Another interesting addition to the Criminal Code if Bill C-75 does comes into force is to section 633, the provision that allows the judge to place a juror on stand-by. Section 633 will replace the current section 633 and section 634 (peremptory challenges).
"633: The judge may direct a juror who has been called under subsection 631(3) or (3.1) to stand by for reasons of personal hardship, maintaining public confidence in the administration of justice or any other reasonable cause (italics are mine)."
The current provision for placing a potential juror on stand-by does not contain the phrase “maintaining public confidence in the administration of justice”. This particularly vague term is very similar to the language used in the last arm of the Grant test for exclusion of evidence under section 24(2) of the Charter. Would inclusion of this language open up judicial discretion to ensure that juries are representative of minority populations if that is found to maintain public confidence? Placing potential jurors on stand-by allows for a pool of potential jurors to be available if the 12 spots are not filled at the end of the initial selection process.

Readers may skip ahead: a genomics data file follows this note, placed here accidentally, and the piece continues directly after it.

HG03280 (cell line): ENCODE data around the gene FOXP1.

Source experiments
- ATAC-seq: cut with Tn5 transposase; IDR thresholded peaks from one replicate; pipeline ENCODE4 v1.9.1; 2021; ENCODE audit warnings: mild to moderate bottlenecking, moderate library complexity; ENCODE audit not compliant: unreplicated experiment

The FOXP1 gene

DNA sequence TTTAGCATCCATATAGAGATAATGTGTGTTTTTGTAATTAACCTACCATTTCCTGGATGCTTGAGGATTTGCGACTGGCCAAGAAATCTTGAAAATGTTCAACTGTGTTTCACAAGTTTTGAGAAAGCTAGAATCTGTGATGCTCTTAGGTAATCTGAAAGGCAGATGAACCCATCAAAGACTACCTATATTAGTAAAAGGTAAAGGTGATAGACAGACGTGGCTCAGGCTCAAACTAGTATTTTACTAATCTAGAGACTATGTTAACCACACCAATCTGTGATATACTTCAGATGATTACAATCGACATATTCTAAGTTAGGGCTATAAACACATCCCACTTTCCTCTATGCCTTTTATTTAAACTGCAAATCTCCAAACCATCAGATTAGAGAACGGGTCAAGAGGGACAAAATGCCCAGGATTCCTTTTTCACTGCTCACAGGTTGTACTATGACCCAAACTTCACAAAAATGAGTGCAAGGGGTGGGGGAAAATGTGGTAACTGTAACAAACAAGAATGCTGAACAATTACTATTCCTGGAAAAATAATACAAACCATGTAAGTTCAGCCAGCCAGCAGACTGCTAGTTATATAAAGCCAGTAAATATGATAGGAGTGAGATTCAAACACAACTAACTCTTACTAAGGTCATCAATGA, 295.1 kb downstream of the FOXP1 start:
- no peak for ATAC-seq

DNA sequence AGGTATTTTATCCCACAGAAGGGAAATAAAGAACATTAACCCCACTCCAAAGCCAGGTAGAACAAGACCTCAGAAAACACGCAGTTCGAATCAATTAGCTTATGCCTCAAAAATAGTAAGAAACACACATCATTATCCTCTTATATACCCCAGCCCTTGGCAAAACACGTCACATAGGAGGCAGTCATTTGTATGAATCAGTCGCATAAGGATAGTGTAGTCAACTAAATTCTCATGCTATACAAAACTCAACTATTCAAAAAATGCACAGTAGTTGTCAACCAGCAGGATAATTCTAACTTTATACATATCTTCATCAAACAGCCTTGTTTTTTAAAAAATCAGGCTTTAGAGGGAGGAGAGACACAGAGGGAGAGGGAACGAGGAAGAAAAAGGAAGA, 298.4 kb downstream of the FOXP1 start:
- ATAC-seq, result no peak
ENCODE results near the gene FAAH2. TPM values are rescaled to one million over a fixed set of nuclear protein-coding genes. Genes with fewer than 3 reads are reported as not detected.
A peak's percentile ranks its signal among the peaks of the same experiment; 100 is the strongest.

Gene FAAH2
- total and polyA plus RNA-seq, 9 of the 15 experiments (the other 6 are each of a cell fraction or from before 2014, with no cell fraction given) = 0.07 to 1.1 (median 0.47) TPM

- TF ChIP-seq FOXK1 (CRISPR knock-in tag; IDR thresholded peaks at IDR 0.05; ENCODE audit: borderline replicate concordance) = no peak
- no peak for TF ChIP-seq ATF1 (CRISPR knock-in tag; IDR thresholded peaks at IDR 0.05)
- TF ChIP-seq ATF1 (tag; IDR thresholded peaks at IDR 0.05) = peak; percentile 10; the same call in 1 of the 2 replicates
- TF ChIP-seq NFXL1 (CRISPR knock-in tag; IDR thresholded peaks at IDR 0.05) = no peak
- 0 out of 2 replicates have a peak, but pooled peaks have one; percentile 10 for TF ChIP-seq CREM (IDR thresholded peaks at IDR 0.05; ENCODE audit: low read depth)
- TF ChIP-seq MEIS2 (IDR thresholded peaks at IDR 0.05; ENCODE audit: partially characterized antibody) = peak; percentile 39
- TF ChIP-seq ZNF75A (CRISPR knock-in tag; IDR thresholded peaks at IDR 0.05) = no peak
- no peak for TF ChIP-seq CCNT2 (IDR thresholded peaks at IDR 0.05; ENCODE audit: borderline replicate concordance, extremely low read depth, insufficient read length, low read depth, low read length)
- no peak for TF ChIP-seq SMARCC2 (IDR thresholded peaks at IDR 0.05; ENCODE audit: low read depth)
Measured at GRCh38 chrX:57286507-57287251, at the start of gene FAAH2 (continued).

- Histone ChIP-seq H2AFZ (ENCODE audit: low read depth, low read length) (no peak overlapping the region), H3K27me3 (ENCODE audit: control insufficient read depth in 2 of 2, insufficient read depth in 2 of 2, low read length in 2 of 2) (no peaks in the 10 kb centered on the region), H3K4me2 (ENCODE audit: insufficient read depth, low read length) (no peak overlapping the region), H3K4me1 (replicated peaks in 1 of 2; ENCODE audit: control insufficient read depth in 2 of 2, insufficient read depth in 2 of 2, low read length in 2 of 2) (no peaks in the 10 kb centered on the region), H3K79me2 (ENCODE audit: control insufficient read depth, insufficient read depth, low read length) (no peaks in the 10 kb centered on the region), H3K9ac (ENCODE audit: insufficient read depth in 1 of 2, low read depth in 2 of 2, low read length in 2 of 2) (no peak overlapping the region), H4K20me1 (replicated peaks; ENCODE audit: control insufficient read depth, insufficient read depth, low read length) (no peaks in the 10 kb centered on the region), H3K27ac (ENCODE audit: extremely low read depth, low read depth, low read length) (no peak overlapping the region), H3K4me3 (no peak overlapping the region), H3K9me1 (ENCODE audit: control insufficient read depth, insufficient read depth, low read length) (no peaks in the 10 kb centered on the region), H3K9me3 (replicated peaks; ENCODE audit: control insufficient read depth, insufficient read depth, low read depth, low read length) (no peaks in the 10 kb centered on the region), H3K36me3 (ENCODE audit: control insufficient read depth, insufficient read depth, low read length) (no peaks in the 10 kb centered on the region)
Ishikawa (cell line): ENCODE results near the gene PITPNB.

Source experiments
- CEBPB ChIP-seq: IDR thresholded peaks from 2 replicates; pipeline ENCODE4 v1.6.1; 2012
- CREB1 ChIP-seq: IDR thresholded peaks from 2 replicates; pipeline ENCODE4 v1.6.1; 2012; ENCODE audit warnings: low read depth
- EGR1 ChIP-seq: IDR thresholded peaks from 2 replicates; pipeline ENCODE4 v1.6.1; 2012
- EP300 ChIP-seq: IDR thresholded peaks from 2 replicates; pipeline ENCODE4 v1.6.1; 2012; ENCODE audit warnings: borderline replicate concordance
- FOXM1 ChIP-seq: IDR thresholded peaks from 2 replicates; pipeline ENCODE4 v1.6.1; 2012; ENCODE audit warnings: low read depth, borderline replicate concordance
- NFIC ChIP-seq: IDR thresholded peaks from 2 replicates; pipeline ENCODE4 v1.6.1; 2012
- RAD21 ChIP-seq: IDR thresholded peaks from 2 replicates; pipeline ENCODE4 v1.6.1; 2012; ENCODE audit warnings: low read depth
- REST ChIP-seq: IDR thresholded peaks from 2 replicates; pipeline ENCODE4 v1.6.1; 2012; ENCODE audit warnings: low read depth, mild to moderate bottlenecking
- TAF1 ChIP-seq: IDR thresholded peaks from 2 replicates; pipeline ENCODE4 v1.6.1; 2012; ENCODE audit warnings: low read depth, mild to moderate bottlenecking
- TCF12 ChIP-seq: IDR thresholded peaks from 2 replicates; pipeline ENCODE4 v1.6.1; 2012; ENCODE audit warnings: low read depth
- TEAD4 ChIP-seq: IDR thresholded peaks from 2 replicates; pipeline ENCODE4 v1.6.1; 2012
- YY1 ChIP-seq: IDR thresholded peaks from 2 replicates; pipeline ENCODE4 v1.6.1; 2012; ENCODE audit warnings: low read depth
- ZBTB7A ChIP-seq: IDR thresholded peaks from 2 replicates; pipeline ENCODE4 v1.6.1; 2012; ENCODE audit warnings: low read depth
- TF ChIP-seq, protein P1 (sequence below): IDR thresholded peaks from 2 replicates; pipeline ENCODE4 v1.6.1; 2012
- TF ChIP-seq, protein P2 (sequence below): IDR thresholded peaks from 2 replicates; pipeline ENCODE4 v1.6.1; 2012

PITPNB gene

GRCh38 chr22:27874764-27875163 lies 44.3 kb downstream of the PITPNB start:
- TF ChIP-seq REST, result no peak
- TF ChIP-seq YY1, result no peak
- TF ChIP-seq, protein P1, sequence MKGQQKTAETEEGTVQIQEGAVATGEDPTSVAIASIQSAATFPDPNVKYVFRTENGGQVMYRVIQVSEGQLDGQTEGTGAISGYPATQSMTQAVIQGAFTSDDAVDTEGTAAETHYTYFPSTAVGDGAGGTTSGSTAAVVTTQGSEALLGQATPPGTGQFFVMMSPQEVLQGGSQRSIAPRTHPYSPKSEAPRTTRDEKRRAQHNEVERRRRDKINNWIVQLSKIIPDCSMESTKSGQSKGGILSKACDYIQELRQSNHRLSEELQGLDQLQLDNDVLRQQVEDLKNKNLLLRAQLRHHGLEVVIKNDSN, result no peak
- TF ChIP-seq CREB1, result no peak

The abolition of peremptory challenges is a positive step in the reconciliation process, and in the preservation of the reputation of the justice system as a whole. The practice is problematic for many reasons, most notably for the continuation of systemic discriminatory exclusion of minority populations on criminal juries. The abolition of the practice will not guarantee fair representation of Indigenous people on juries in the future; much more work is needed to reconcile the current allowances for underrepresentation in the jury pool system.
Criminal Code, RSC 1985, c C-44, s 633, 634, 638.
Bill C-75, An Act to amend the Criminal Code, the Youth Criminal Justice Act and other Acts and to make consequential amendments, 1st Sess, 42nd Parl, 2018, cl 217 (first reading 29 March 2018).